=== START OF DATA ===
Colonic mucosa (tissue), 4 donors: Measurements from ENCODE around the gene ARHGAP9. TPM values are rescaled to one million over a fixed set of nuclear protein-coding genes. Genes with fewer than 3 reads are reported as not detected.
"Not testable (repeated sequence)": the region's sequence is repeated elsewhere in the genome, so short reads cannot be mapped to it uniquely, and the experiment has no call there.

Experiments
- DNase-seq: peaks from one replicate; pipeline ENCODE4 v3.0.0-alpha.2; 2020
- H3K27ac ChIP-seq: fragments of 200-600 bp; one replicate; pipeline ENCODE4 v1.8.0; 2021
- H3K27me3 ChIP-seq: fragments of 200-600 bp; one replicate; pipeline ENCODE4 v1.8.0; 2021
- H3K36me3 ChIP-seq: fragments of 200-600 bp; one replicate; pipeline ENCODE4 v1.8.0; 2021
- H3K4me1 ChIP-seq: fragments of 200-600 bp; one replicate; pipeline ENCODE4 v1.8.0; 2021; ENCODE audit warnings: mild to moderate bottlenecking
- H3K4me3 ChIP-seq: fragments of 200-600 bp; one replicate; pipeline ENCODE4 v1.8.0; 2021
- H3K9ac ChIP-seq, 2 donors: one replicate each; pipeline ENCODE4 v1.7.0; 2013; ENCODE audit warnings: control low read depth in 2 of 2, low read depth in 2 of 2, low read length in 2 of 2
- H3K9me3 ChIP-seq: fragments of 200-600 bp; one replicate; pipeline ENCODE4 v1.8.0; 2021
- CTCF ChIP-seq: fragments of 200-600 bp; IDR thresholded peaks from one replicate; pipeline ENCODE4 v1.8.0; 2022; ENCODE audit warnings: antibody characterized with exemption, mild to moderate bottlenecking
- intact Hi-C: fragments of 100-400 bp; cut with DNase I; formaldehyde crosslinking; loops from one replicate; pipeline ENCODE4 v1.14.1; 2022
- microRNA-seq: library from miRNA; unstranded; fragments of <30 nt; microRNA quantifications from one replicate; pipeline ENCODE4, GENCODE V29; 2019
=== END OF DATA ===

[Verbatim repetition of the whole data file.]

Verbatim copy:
Colonic mucosa (tissue), 4 donors: Measurements from ENCODE around the gene ARHGAP9. TPM values are rescaled to one million over a fixed set of nuclear protein-coding genes. Genes with fewer than 3 reads are reported as not detected.
"Not testable (repeated sequence)": the region's sequence is repeated elsewhere in the genome, so short reads cannot be mapped to it uniquely, and the experiment has no call there.

Experiments
- DNase-seq: peaks from one replicate; pipeline ENCODE4 v3.0.0-alpha.2; 2020
- H3K27ac ChIP-seq: fragments of 200-600 bp; one replicate; pipeline ENCODE4 v1.8.0; 2021
- H3K27me3 ChIP-seq: fragments of 200-600 bp; one replicate; pipeline ENCODE4 v1.8.0; 2021
- H3K36me3 ChIP-seq: fragments of 200-600 bp; one replicate; pipeline ENCODE4 v1.8.0; 2021
- H3K4me1 ChIP-seq: fragments of 200-600 bp; one replicate; pipeline ENCODE4 v1.8.0; 2021; ENCODE audit warnings: mild to moderate bottlenecking
- H3K4me3 ChIP-seq: fragments of 200-600 bp; one replicate; pipeline ENCODE4 v1.8.0; 2021
- H3K9ac ChIP-seq, 2 donors: one replicate each; pipeline ENCODE4 v1.7.0; 2013; ENCODE audit warnings: control low read depth in 2 of 2, low read depth in 2 of 2, low read length in 2 of 2
- H3K9me3 ChIP-seq: fragments of 200-600 bp; one replicate; pipeline ENCODE4 v1.8.0; 2021
- CTCF ChIP-seq: fragments of 200-600 bp; IDR thresholded peaks from one replicate; pipeline ENCODE4 v1.8.0; 2022; ENCODE audit warnings: antibody characterized with exemption, mild to moderate bottlenecking
- intact Hi-C: fragments of 100-400 bp; cut with DNase I; formaldehyde crosslinking; loops from one replicate; pipeline ENCODE4 v1.14.1; 2022
- microRNA-seq: library from miRNA; unstranded; fragments of <30 nt; microRNA quantifications from one replicate; pipeline ENCODE4, GENCODE V29; 2019